30.8 Percent of Female Employment is Unregistered

On May 1, while workers' struggle for rights and labor was being discussed, the book "Women Surfs of Labor" published by Altınbaş University Publications revealed the inequality and rights violations experienced by women workers.

Published by Altınbaş University Publications in 2024 and edited by Gülçin Taşkıran, Associate Professor at the Faculty of Economics, Administrative and Social Sciences, "Women Surets of Labor" addresses the situation of women's labor in Türkiye in a multifaceted way. The book consists of 8 articles written by 9 female academics and covers gender roles of women's labor, discrimination in the labor market, poverty, precariousness and many other topics. 

According to the data obtained from the book, although the labor force participation rate in Türkiye is increasing, the share of women in the labor force is far below the average of EU and OECD countries. Women are often forced to work in low-paid and precarious jobs. Moreover, the fact that domestic care services are seen as women's primary duty prevents women from entering the workforce and limits their economic independence.

Among the issues addressed in the book are gender inequality in education and health and women's poverty. In particular, despite women's high level of education, inequality in labor force participation and wage disparities stand out. However, "Female Faces of Labor" does not only articulate the problems, but also proposes solutions. In order to increase women's participation in the labor force, it is emphasized that home care services should be provided as public services, full-time and secure jobs should be provided for women instead of precarious and part-time jobs, and policy changes are necessary to ensure gender equality.

Inequalities in women's labor are listed in the book as follows:

-While the labor force participation rate in Türkiye is 54.3 percent, women make up only 34.5 percent of this rate.
Although the narrow-defined female unemployment rate in Türkiye is 11.3 percent, the broad-defined female unemployment rate, which includes women who have given up looking for a job even though they need a job, who have lost hope of finding a job and who are underemployed due to time, is 32.9 percent. 

-Women work for 15 percent lower wages than men.

Women are more likely to work in labor-intensive and unskilled jobs.

-Housework and home care services have a negative impact on women's labor force participation and progress in business life.

-Although they have higher levels of education than men, this does not always guarantee that they can find jobs and earn higher wages.

Women's labor is rendered invisible and devalued

The book also highlights important issues such as the fact that women's labor is often rendered invisible and undervalued, that women are subjected to exploitation of both paid and unpaid labor, the need to develop policies to remove barriers to their participation in the labor force, and the need to combat gender-based inequality.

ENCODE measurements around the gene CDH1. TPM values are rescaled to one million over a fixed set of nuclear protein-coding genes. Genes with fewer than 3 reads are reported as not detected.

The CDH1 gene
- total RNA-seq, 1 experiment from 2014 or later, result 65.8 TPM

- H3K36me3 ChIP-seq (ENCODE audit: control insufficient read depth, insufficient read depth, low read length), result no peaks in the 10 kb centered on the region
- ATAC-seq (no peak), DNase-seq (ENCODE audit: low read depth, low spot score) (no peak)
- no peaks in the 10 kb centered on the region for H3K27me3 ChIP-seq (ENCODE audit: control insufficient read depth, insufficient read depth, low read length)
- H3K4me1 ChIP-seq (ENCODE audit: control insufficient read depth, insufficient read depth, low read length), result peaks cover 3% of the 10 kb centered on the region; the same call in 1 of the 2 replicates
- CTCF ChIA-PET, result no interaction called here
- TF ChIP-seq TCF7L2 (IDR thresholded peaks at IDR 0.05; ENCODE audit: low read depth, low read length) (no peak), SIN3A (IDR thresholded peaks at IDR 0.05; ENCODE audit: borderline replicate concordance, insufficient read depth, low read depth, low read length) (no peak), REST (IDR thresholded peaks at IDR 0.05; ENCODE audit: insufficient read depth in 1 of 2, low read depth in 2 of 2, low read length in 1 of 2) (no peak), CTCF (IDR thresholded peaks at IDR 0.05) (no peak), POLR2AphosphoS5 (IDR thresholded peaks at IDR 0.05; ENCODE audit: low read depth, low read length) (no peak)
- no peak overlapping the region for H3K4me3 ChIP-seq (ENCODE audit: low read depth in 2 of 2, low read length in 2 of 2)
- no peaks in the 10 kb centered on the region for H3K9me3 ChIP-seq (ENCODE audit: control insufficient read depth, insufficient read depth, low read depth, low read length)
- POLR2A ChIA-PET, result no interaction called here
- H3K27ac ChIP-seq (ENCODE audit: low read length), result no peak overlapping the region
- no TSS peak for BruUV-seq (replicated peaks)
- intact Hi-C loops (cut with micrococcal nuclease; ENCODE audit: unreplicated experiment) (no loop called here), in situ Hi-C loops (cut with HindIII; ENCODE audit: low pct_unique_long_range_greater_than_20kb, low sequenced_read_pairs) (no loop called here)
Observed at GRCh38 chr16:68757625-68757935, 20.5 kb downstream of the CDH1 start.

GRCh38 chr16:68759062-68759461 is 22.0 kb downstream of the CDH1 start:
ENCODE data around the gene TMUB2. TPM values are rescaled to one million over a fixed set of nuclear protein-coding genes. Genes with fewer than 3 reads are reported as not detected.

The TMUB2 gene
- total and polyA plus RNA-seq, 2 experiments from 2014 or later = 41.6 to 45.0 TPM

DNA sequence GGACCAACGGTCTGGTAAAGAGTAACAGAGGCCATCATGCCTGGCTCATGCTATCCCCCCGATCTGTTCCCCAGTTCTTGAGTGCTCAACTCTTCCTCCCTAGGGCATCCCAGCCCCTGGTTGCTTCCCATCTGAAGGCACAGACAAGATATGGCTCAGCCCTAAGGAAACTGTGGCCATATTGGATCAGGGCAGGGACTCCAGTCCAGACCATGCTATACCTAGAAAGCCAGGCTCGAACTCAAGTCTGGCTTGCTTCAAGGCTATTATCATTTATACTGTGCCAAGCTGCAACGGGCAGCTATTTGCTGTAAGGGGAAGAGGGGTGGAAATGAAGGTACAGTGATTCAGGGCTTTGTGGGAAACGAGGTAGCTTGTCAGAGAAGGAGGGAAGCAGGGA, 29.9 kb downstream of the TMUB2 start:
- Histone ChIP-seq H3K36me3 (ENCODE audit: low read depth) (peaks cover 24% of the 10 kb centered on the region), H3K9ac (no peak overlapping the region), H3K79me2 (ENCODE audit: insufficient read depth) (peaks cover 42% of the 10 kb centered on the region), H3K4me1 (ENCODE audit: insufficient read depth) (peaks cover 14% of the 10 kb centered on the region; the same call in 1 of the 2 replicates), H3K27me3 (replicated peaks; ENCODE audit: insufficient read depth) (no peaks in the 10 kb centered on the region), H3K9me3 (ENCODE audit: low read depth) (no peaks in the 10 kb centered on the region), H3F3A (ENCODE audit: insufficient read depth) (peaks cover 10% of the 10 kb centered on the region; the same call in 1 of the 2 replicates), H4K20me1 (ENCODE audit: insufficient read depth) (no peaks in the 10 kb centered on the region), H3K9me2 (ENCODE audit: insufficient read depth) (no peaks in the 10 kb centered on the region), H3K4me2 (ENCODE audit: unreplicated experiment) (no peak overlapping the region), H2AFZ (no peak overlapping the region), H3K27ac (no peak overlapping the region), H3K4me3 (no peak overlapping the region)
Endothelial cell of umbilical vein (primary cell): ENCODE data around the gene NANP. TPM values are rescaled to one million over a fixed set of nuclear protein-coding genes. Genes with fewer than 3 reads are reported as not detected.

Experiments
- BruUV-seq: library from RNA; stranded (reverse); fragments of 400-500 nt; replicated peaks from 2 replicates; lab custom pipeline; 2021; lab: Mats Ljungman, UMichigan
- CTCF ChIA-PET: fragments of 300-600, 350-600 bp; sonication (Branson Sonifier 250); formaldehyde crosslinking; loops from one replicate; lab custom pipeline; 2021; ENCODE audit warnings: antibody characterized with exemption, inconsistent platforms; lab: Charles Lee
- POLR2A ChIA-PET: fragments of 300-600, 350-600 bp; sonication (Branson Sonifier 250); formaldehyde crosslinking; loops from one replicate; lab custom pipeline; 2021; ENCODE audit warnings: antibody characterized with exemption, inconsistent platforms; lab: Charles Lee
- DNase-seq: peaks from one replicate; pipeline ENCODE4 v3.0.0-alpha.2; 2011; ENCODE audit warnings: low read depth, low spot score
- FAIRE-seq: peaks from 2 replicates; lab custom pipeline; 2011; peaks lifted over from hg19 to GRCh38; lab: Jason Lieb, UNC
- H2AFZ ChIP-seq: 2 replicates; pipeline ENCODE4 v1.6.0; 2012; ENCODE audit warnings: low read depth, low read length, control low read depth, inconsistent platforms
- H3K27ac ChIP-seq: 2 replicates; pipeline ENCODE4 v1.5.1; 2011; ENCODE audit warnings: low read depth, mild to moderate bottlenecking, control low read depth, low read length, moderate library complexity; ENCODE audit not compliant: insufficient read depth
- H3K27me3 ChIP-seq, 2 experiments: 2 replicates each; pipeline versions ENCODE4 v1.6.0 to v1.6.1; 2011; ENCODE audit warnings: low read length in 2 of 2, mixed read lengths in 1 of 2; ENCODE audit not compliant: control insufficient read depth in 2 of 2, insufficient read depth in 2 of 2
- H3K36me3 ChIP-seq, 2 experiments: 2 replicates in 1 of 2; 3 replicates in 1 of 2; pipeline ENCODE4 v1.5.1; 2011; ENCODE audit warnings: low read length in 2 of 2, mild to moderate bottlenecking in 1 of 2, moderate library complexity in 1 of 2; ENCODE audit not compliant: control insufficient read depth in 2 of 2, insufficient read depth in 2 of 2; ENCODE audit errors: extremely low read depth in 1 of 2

Unregistered female employment rate is 30.8 percent 

In Türkiye, where unregistered employment is still a bleeding wound, the fact that women are more likely to be in unregistered employment is also presented to the reader in the book. The informal employment data shared is as follows: 

"According to 2023 data, 30.8 percent of women in Türkiye are employed informally. Unregistered employment causes labor to suffer significant rights losses. Women, who are uninsured due to unregistered employment, and who are naturally employed in jobs with job insecurity, low wages, little chance of organization, and no occupational safety measures, have to feel the disadvantage and risk of poverty they experience as women deeply as disadvantage in old age by being deprived of retirement income."  

Gender pay gap in employment 

Although the tendency for women to work for lower wages than men manifested itself in the early stages of capitalism, it still continues today. According to OECD data, the gender pay gap in 2021 will be 12 percent in OECD countries and 15.6 percent in Türkiye, and the book continues as follows 

"The gender pay gap in employment is used to refer to the wage gap between male and female workers, with women generally earning lower wages than men. There are many reasons for this wage gap. Gender inequality and the subordination of women's labor are the most fundamental reasons. The view that women belong to the private sphere/home and the high probability of women taking legal leave for reasons such as marriage, leaving work, maternity and childcare are also among the reasons that employers put forward to explain the low wage policy. In addition to these, the fact that women are kept away from education or cut off early due to the definition of gender roles through the home and household causes women to turn to unskilled or low-skilled jobs in general. However, in cases where women's level of education is equal to or even higher than the level of education of male labor, it is seen that women retain the wage power of men in the labor market."

"We must act together"

In her evaluation of the book, Assoc. Prof. Dr. Gülçin Taşkıran emphasized the need to act together to overcome the problems and said:

"Policy makers and society need to act together to overcome these problems and increase women's labor force participation. To increase women's labor force participation, home care services should be provided as a public service. In addition, women should be provided with secure, registered and full-time employment opportunities, and problems such as wage inequality and unregistered employment should be resolved. To achieve gender equality, gender discrimination must be rejected at all levels. Taking these steps will contribute to the economic and social empowerment of women and the overall well-being of society."